|Birds of oblivion, Birds of enlightenment.|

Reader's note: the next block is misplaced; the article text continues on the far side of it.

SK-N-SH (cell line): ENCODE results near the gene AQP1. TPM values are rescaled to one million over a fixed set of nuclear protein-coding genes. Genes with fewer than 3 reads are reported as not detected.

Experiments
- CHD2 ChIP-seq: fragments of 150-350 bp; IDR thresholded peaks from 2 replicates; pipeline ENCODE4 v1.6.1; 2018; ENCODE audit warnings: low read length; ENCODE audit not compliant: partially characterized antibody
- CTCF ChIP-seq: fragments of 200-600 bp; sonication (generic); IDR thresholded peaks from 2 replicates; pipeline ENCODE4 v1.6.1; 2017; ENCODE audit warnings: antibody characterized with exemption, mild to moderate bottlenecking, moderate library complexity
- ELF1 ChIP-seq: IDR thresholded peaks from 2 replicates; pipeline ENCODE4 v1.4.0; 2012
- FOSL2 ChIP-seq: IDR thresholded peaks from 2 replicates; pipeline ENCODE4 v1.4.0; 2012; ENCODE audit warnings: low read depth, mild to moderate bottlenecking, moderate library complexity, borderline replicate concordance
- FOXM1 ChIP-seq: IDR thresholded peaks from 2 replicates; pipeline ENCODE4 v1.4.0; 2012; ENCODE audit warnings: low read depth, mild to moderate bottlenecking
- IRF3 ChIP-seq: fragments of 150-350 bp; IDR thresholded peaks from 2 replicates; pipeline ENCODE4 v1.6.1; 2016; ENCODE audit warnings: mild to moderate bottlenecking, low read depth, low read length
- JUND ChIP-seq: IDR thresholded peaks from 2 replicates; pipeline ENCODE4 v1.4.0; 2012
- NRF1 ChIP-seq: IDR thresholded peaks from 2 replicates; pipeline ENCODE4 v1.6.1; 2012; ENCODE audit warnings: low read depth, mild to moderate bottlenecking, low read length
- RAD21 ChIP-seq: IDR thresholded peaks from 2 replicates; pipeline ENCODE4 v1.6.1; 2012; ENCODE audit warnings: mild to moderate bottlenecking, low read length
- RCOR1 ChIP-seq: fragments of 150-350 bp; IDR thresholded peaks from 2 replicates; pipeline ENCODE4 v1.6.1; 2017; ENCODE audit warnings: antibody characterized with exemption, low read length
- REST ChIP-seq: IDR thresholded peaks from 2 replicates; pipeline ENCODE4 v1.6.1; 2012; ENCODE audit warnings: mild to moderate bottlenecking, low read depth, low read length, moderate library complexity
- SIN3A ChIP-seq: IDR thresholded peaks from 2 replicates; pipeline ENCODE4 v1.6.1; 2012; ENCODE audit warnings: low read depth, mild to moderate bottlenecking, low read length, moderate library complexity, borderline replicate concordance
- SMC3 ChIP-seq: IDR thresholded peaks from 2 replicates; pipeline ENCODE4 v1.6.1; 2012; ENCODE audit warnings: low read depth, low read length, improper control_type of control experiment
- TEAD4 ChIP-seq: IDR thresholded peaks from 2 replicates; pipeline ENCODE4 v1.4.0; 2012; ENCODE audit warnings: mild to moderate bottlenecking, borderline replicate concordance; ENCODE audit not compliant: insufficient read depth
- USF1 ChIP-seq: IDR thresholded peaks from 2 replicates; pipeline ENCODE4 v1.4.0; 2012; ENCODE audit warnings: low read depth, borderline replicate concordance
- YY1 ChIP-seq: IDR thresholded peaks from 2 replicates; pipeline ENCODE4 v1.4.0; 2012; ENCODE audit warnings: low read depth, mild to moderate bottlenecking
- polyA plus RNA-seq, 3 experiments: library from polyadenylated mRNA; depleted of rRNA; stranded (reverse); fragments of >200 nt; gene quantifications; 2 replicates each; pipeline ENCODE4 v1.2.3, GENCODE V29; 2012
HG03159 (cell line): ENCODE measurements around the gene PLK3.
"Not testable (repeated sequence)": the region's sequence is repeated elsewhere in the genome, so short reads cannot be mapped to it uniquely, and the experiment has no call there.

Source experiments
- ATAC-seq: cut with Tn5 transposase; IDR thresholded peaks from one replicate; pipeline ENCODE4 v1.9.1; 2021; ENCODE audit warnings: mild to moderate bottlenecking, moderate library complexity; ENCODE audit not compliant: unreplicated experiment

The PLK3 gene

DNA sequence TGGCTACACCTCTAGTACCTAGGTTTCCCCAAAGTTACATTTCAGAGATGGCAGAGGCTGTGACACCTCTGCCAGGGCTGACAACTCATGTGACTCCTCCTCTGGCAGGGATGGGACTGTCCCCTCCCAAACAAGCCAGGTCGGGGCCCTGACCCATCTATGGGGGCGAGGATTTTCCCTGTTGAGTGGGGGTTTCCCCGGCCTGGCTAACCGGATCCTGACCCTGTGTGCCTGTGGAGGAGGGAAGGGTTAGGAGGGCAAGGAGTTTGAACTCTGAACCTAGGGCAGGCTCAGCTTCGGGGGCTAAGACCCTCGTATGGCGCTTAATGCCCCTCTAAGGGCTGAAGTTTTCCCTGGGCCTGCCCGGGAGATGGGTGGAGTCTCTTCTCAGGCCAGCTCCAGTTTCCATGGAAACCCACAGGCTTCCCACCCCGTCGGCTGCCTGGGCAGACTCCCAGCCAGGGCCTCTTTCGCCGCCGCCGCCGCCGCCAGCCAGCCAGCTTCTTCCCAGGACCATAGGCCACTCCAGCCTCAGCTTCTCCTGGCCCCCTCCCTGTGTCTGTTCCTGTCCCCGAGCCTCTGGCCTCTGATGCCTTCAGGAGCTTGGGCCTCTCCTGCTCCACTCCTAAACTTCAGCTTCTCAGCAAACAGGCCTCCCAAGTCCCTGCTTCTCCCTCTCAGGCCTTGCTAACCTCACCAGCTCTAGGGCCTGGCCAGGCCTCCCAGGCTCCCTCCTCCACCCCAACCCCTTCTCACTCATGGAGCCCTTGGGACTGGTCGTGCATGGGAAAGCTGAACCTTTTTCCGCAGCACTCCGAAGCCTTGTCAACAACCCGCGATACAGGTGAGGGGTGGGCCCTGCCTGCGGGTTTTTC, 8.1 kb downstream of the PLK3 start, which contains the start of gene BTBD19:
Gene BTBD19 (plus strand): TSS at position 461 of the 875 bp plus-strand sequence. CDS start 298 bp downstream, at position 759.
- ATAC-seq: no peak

San Antonio composer/rockstar Marcus Rubio has been perplexing, delighting and inspiring local music lovers since he was practically a hatchling. His all-arts mind has made him an especially endearing performer/personality in the scene and his playing, of more than several instruments, has become impeccably agile across multiple contexts. It's songwriting and composing, however, that are Rubio's truest gifts... Just dig his latest effort None of the Birds, a self-described "album of pop songs". Recorded on the fly, in small spaces, and with unflinchingly giant ideas; None of the Birds is Rubio at his most capable. Rather than getting lost exploring the labyrinth of musical possibilities, Rubio steadies his focus here and allows the emotive and severe irreverence of the songs to laze about in hazy versions of the odd perfection he hears in his head. These songs, and this album, are intelligently anguished and curiously disillusioned... but buried in the warmth of the joy with which they were created- joy and an ever-sharpening sense of arrangement, voice, and texture. I sent Marcus some questions designed to get to the bottom of his developmental visions as a musician and writer (classical and popular) and to see where his intimate yet philosophical lyrics grow from. His thoughtful, exuberant, and candid answers reveal his gently wild complexity as a dude and as an artist. Read my review of the album (via the San Antonio Current) HERE and download it, and other goodies, HERE. Below: enjoy the interview, the album stream and a fantastic video of Marcus and the Gospel Choir of Pillows performing the title track off None of the Birds.